Auckland's beach warning system has abandoned orange lights, saying beaches are either swimmable or not swimmable with no room for a "swim with caution".

The change means Auckland has departed from the guidelines run by a national consortium of regional councils and government agencies, Land Air Water Aotearoa (LAWA).

But the Auckland agency Safeswim, run by Auckland Council, Auckland Regional Public Health and Surf Life Saving's northern region, says people did not know what the orange light meant.

"We felt it was causing confusion because we got a lot of contact from people last summer that indicated that they regarded it as a public health warning, a high risk," said programme manager Nick Vigar.

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"[But] there are no different health advisories for green and amber. From a public health perspective there is no different advice."

Independent microbiologist Gemma Allen accused the agency of "trying to cloud the clarity of information" by making it look as if more beaches were safe for swimming.

"There have been a few improvements in small things," she said. "But generally there has been no real indication of enhanced sewage/stormwater flows."

Guidelines which have been in place since 2003, and are still stated on the LAWA website, provide a three-stage beach warning system:

Green: Below 140 enterococci per 100ml of water - "Suitable for swimming".

Orange: 140-280 enterococci per 100ml - "Caution advised. This site met the water quality standards for faecal indicator bacteria. Caution is advised for the very young, very old or people with compromised health."

Red: Over 280 enterococci per 100ml - "Not suitable for swimming."

Safeswim has dropped the orange light, and now grades any beach below 280 enterococci per 100ml of water as green, but has added a black symbol which will be used when there has been an actual sewage overflow.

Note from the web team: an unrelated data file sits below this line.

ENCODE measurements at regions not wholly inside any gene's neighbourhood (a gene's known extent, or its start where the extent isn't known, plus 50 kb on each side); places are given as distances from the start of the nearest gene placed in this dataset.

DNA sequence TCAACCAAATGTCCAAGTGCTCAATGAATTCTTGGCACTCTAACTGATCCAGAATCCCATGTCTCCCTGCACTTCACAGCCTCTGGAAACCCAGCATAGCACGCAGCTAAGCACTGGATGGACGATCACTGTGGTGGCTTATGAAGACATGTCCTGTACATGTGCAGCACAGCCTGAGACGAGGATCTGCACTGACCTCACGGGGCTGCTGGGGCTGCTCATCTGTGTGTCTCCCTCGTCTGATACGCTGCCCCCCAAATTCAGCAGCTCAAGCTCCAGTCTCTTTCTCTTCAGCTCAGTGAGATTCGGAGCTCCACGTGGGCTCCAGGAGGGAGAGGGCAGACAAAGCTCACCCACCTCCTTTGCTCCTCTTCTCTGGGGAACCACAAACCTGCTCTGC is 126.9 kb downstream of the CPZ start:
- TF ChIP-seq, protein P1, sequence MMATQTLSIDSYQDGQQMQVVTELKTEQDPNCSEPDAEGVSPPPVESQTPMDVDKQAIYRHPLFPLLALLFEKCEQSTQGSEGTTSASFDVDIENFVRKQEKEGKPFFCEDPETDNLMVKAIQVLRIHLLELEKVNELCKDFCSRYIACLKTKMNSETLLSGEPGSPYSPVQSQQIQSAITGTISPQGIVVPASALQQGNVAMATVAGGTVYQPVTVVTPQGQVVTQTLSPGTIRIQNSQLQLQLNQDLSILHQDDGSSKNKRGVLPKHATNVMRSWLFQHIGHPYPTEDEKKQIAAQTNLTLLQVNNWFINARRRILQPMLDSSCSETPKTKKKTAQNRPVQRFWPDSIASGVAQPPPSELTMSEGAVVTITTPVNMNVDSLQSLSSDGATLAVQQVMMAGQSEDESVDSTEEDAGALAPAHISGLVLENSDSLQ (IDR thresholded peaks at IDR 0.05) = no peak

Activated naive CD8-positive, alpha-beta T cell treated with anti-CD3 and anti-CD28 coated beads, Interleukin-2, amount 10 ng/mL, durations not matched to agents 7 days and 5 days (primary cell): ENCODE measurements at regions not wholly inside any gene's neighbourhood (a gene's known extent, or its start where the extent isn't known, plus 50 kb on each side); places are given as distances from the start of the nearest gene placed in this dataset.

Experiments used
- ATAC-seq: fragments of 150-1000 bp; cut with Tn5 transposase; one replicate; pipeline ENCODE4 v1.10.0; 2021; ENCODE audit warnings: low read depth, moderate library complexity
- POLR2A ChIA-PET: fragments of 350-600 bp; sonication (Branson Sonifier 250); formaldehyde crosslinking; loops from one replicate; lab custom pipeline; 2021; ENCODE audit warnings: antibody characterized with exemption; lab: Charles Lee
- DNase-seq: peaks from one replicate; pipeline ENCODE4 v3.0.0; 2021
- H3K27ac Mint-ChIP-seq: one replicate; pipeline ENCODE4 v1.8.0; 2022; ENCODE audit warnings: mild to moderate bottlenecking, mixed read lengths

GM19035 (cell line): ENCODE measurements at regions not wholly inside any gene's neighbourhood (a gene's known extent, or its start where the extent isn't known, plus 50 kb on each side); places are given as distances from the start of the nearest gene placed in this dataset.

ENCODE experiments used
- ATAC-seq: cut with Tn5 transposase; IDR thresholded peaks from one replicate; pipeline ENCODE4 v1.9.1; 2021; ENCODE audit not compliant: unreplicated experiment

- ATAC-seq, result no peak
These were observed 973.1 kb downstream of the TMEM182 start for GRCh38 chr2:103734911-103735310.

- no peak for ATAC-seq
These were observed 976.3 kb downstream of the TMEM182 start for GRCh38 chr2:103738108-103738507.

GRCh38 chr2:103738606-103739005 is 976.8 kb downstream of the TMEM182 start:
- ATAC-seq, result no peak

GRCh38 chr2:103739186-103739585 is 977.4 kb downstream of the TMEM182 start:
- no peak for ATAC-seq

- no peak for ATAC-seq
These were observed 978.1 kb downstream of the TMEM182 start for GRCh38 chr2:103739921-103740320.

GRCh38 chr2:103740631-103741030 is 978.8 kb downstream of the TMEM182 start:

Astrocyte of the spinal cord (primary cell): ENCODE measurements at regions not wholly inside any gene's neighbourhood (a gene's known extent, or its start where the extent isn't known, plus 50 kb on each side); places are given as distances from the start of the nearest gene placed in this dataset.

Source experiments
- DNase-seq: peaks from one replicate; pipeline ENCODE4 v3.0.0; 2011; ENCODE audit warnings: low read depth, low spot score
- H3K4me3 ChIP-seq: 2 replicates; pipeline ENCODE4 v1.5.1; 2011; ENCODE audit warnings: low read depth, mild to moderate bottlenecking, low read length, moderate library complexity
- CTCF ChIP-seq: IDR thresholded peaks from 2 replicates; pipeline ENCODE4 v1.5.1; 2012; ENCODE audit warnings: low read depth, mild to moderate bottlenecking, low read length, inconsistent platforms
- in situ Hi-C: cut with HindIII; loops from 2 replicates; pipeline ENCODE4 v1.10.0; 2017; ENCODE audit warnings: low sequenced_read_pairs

Professor Gillian Lewis, a University of Auckland microbiologist who was consulted about the change, said Safeswim had adopted a system of modelling likely pollution levels at each beach given how much rain had fallen and other factors.

"Safeswim is not based on actual sampling of the water now," she said.

"What used to happen is we used to sample on a Tuesday or a Wednesday and use that to predict the water at the weekend. The accuracy of that was about random, actually.

"With the model, we can be accurate and we have done this with a series of tests. What we have found now is that the models are able to predict bacteria with 60 to 80 per cent accuracy."

Vigar said the orange light was used under the old system to tell the authorities that they needed to test the water again whenever enterococci exceeded 140 per 100ml of water.

"It's a signal to the regulatory authorities to say you might need to look into this," he said.

"It will continue to be in the information that we report to LAWA."

The 2003 guidelines, published by the Ministries of Health and Environment, said swimmers faced less than a 2 per cent risk of illness in sea water with less than 280 enterococci per 100ml, but did not specify any risk of illness in the "amber" range of 140-280 enterococci/100ml.

Niwa principal water quality scientist Graham McBride is reviewing the guidelines.

An evaluation of Safeswim published in March found that the current green, amber and red framework was "a good example of colour use to convey meaning".

It said beach users "would benefit from further simplification of messages" about how to respond to the colours, "notably the amber rating". But it did not recommend removing it.